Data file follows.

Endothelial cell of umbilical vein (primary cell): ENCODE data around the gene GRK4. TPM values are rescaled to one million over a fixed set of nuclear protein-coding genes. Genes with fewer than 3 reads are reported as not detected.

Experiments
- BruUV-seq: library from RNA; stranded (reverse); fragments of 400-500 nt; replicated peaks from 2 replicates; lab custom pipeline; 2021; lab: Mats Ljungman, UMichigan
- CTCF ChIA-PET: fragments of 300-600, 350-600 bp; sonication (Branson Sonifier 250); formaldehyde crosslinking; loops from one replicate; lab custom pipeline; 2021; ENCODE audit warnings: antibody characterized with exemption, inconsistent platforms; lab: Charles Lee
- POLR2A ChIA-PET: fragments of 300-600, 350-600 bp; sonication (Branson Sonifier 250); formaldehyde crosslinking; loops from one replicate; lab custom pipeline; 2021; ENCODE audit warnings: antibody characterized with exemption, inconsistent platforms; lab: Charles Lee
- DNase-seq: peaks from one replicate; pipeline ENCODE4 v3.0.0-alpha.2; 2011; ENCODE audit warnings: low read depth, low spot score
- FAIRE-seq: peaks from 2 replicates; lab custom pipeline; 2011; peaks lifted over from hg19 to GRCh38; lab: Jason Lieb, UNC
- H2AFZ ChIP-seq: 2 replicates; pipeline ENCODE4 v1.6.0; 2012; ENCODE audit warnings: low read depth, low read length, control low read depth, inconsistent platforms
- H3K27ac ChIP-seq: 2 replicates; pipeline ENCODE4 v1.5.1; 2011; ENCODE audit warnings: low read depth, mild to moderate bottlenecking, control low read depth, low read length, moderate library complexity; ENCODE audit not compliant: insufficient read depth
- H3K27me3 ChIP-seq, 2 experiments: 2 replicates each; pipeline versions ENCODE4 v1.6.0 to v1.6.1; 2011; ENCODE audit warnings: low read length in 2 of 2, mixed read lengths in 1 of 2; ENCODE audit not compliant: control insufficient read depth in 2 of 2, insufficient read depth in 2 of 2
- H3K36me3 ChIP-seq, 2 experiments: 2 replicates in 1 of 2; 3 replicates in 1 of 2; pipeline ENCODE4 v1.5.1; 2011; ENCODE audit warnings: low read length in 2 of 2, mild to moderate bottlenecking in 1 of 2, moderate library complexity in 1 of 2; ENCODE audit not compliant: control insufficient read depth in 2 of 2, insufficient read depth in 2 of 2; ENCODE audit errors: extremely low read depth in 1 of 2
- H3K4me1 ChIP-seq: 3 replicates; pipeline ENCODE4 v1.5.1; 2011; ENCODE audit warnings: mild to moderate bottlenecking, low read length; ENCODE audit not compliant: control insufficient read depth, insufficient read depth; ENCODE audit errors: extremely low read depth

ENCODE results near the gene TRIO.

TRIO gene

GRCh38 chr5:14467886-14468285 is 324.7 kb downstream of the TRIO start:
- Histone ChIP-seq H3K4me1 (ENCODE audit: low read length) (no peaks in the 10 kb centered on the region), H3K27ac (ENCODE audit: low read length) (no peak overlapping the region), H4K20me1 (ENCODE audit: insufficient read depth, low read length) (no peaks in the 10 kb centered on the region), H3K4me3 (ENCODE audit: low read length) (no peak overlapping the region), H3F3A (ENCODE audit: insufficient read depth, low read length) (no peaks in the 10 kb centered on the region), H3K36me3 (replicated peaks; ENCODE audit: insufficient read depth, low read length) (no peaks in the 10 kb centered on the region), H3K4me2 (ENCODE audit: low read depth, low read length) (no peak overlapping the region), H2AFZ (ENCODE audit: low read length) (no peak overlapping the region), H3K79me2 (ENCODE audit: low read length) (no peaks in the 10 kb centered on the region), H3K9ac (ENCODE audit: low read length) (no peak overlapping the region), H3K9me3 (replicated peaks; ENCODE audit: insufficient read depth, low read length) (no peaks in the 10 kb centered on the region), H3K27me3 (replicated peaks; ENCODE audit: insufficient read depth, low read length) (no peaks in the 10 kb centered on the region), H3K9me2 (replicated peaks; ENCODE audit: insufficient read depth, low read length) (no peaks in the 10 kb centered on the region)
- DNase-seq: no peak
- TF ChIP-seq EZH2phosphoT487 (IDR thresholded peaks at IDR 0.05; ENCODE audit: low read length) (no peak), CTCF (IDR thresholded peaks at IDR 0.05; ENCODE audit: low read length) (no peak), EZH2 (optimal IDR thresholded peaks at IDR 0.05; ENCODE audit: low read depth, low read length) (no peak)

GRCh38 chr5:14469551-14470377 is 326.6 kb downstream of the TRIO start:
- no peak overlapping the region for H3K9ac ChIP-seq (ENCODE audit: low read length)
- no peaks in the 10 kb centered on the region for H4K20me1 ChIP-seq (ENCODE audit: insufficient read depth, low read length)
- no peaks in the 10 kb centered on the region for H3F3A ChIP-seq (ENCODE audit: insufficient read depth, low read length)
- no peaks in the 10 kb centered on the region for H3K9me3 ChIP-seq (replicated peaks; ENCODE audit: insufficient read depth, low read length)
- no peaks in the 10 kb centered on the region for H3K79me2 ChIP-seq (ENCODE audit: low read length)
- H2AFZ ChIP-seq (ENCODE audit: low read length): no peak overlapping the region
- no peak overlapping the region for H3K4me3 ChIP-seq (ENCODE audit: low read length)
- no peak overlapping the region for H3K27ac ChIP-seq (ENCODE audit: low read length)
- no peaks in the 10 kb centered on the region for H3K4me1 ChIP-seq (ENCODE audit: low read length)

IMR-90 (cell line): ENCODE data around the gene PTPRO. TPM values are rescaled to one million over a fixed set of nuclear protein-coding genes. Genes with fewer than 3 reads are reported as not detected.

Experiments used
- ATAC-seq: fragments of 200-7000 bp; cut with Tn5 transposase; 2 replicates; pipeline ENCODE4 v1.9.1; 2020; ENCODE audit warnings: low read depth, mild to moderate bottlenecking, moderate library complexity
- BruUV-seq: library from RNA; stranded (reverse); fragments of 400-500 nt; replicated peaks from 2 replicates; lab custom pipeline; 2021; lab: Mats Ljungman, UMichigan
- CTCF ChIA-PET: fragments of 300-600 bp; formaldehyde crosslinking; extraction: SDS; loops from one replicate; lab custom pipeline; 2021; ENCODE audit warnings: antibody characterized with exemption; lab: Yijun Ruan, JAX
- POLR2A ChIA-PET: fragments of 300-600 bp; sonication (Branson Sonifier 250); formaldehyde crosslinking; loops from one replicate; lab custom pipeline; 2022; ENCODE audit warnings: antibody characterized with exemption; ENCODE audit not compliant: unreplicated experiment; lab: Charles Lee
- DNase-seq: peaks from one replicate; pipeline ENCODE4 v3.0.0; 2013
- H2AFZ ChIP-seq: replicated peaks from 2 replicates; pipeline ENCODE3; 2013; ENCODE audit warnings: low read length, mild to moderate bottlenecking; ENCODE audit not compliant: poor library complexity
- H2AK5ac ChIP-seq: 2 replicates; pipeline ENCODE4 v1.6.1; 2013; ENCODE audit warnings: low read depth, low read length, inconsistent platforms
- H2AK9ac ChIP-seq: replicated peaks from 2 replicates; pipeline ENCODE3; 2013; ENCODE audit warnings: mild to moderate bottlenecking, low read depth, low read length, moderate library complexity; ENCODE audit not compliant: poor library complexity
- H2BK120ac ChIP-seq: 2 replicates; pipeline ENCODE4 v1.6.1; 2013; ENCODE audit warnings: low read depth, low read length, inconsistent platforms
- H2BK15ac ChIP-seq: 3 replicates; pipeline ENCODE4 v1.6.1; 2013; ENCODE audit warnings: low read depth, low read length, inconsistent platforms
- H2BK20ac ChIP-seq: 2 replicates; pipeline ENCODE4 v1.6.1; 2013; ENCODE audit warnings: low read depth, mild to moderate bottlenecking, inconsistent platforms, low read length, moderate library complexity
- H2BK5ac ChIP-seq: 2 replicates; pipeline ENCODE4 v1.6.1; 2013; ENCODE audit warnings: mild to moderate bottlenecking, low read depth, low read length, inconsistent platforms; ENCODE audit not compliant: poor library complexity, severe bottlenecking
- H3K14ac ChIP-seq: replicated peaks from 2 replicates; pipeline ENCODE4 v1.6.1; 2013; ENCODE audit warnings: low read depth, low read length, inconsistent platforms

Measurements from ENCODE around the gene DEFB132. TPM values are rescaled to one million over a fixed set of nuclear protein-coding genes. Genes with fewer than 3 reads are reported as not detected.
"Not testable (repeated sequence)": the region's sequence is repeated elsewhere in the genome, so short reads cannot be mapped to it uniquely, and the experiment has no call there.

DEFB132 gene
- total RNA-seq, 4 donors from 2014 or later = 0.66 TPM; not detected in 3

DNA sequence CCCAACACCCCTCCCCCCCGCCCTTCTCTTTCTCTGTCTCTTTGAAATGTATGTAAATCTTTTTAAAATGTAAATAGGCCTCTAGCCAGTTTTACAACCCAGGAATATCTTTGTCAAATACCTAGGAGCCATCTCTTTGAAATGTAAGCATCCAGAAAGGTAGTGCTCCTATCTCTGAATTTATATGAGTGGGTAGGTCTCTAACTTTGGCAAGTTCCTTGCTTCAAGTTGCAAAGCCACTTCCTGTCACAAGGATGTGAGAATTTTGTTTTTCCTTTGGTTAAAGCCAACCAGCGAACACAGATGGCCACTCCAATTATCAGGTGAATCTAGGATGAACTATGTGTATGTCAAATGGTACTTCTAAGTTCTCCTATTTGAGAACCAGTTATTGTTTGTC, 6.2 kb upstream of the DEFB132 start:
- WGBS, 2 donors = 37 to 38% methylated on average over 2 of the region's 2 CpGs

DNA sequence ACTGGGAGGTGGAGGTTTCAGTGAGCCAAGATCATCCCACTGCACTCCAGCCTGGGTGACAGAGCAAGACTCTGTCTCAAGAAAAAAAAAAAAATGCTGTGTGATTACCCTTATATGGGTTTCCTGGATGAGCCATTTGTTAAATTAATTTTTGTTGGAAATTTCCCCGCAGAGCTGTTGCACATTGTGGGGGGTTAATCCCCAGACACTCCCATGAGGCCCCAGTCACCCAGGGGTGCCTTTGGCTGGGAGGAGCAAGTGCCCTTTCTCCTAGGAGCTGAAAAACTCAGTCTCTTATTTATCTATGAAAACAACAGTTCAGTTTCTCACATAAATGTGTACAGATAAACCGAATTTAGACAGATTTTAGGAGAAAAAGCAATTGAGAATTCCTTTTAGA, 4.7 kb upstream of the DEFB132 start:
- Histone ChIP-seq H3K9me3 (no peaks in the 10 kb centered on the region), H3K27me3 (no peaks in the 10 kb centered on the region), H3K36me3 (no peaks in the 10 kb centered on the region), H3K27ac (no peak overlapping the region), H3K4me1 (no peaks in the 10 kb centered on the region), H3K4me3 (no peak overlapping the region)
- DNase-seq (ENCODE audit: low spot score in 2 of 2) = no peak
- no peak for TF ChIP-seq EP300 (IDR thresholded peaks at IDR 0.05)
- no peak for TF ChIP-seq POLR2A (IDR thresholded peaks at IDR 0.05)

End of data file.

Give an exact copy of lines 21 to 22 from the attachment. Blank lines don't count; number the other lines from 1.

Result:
- no peaks in the 10 kb centered on the region for H4K20me1 ChIP-seq (ENCODE audit: insufficient read depth, low read length)
- no peaks in the 10 kb centered on the region for H3F3A ChIP-seq (ENCODE audit: insufficient read depth, low read length)